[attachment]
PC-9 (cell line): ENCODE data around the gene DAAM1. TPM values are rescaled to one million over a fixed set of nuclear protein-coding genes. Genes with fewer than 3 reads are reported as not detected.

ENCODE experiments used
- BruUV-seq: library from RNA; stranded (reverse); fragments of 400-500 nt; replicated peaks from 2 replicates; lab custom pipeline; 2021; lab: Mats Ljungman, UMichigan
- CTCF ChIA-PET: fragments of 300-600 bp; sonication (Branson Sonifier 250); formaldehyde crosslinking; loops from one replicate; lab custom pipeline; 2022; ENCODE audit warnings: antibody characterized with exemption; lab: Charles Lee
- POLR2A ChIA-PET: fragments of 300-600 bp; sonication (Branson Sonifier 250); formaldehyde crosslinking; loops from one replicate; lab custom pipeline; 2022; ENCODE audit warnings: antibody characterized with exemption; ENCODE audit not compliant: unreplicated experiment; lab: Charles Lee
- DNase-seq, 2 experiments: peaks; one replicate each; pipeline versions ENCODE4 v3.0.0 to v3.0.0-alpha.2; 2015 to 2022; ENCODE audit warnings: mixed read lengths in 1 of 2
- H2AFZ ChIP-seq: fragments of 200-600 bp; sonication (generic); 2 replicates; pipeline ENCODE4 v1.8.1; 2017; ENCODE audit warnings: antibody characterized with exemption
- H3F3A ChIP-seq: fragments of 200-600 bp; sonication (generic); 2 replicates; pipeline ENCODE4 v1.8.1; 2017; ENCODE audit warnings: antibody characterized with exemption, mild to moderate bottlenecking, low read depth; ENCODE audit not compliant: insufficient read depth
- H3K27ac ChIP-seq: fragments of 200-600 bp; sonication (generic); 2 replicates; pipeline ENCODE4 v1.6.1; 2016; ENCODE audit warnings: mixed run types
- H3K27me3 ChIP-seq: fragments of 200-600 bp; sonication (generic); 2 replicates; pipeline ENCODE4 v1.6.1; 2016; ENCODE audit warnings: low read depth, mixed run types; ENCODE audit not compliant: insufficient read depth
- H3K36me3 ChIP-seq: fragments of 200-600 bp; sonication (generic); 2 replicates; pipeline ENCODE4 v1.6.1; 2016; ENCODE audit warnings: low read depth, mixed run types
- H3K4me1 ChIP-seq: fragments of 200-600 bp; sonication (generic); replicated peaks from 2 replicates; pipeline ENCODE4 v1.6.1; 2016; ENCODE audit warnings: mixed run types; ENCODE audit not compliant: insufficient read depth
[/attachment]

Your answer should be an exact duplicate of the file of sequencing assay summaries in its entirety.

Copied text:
PC-9 (cell line): ENCODE data around the gene DAAM1. TPM values are rescaled to one million over a fixed set of nuclear protein-coding genes. Genes with fewer than 3 reads are reported as not detected.

ENCODE experiments used
- BruUV-seq: library from RNA; stranded (reverse); fragments of 400-500 nt; replicated peaks from 2 replicates; lab custom pipeline; 2021; lab: Mats Ljungman, UMichigan
- CTCF ChIA-PET: fragments of 300-600 bp; sonication (Branson Sonifier 250); formaldehyde crosslinking; loops from one replicate; lab custom pipeline; 2022; ENCODE audit warnings: antibody characterized with exemption; lab: Charles Lee
- POLR2A ChIA-PET: fragments of 300-600 bp; sonication (Branson Sonifier 250); formaldehyde crosslinking; loops from one replicate; lab custom pipeline; 2022; ENCODE audit warnings: antibody characterized with exemption; ENCODE audit not compliant: unreplicated experiment; lab: Charles Lee
- DNase-seq, 2 experiments: peaks; one replicate each; pipeline versions ENCODE4 v3.0.0 to v3.0.0-alpha.2; 2015 to 2022; ENCODE audit warnings: mixed read lengths in 1 of 2
- H2AFZ ChIP-seq: fragments of 200-600 bp; sonication (generic); 2 replicates; pipeline ENCODE4 v1.8.1; 2017; ENCODE audit warnings: antibody characterized with exemption
- H3F3A ChIP-seq: fragments of 200-600 bp; sonication (generic); 2 replicates; pipeline ENCODE4 v1.8.1; 2017; ENCODE audit warnings: antibody characterized with exemption, mild to moderate bottlenecking, low read depth; ENCODE audit not compliant: insufficient read depth
- H3K27ac ChIP-seq: fragments of 200-600 bp; sonication (generic); 2 replicates; pipeline ENCODE4 v1.6.1; 2016; ENCODE audit warnings: mixed run types
- H3K27me3 ChIP-seq: fragments of 200-600 bp; sonication (generic); 2 replicates; pipeline ENCODE4 v1.6.1; 2016; ENCODE audit warnings: low read depth, mixed run types; ENCODE audit not compliant: insufficient read depth
- H3K36me3 ChIP-seq: fragments of 200-600 bp; sonication (generic); 2 replicates; pipeline ENCODE4 v1.6.1; 2016; ENCODE audit warnings: low read depth, mixed run types
- H3K4me1 ChIP-seq: fragments of 200-600 bp; sonication (generic); replicated peaks from 2 replicates; pipeline ENCODE4 v1.6.1; 2016; ENCODE audit warnings: mixed run types; ENCODE audit not compliant: insufficient read depth